Farm life: the epitome of a Canadian winter

Farm life: the epitome of a Canadian winter

We left the house around 11am with the car fully packed, dog-man, ice fishing gear, hockey skates, firewood and a lunch in tow.

As we drove out to Stoney Lake the skies started to open up and we were blessed with an absolutely gorgeous afternoon of sunshine. The bluebird skies were more than welcome after a few days of being socked in.

The lake was a happening place for a Sunday. We were not the only ones with this idea and it was clear why just as soon as we stepped on the ice. Aside from a light dusting of snow, it was like glass. It was perfect for skating, ice fishing, and walking on.

We gathered our gear and set out to the other side of the lake, in hopes that there might be some fish in that location. We drilled a few holes with our auger, scooped out the ice, and put in our rods. Now we wait.

While I do enjoy ice fishing, there’s a lot of standing around involved. I don’t have that kind of attention span, so our combo of skating and fishing was just perfect. Plus, the dogs loved chasing us around while we glided along the ice.

I just wished we had some hockey sticks and pucks to play with, so I set a reminder in my phone to take a trip to Togs or Fun Hogs this week and acquire the essentials.

An afternoon of playing in the sunshine was exactly what I needed after an otherwise busy weekend on the farm. Groceries, Christmas shopping, meal prepping, laundry, house cleaning, firewood, garbage runs, the list goes on. Sometimes farm life is just the same as it was when I lived in Kimberley. The every-day chores still need to get done.

It feels great to have a clean house, and a closet full of clean laundry, but it also feels nice to step off of the farm for a while and play. So that’s just what we did.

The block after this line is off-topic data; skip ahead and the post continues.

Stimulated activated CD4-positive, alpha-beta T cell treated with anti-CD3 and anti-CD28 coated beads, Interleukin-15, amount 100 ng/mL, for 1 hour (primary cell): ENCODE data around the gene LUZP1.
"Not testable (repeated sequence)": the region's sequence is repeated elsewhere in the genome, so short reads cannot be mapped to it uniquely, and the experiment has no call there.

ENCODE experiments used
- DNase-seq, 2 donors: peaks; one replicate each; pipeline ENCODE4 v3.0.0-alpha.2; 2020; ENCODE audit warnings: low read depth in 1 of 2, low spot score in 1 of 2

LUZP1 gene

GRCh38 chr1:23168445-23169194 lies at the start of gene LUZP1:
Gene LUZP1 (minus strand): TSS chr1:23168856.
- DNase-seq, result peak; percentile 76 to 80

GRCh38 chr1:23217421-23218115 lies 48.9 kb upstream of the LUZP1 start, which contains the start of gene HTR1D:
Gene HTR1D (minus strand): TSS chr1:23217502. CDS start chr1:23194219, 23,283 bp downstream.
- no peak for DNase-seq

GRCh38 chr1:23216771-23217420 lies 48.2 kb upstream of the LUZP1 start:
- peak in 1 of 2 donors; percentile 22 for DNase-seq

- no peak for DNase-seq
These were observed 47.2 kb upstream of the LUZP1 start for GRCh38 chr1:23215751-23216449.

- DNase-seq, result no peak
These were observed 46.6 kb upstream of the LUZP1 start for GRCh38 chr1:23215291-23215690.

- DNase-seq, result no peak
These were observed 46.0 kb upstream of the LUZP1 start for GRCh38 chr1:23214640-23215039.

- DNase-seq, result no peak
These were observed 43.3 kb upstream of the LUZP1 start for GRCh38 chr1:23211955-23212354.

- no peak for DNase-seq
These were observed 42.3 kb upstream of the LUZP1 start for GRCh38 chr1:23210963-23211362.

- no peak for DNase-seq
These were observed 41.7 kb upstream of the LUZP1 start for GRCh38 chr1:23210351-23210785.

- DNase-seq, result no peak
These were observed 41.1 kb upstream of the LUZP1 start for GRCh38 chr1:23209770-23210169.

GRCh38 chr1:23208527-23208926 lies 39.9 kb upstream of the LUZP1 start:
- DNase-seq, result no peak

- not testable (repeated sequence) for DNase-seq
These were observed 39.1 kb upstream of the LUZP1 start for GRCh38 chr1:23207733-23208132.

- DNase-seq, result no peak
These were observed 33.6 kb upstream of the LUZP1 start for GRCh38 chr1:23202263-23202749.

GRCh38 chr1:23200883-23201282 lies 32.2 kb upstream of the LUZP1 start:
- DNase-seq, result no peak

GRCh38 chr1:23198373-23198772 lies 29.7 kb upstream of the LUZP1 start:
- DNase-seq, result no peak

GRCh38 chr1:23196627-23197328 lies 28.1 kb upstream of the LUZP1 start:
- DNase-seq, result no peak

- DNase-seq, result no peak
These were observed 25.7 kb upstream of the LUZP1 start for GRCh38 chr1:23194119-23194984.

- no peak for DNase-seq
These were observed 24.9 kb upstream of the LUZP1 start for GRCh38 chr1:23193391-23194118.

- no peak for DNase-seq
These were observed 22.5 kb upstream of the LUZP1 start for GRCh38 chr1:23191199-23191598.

Skating at Stoney reminded me so much of growing up because every year my Dad would build us a backyard skating rink.

The funny part was, he didn’t even skate! He would spend hours outside, in the freezing cold, making that ice just perfect. He would even string Christmas lights around the rest of the yard and in the trees. Sometimes he’d get really creative and build us chairs or a bench out of ice. It was magical and beautiful and so incredibly fun.

My brothers and I, and our friends, would play hockey for hours at a time. My mom and I would put on music and skate around until our feet were sore. I loved when it would snow and we could pretend to be a Zamboni and shovel the rink smooth. Meanwhile, Dad would be standing by with his boots on, ready to give the rink another flood. Probably laughing at us an how silly we were.

These wonderful winter moments make me feel warm when it’s cold outside. I will always remember the hours my father spent building us those rinks and how much fun we had. Those memories are etched in my brain and I welcome them any time they arise.

I will also always remember these afternoons spent ice fishing and skating and enjoying smokies by the camp fire. Laughing at ourselves for how rusty our skating skills are, and cursing at the lake saying, “there’s no fish in here!”

These moments are the ones we live for, breathe for, and work so hard for. To take a step out onto a frozen lake. To play in our plaid. It’s the epitome of a Canadian winter.



corey.bullock@kimberleybulletin.com

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Farm life: the epitome of a Canadian winter

Farm life: the epitome of a Canadian winter

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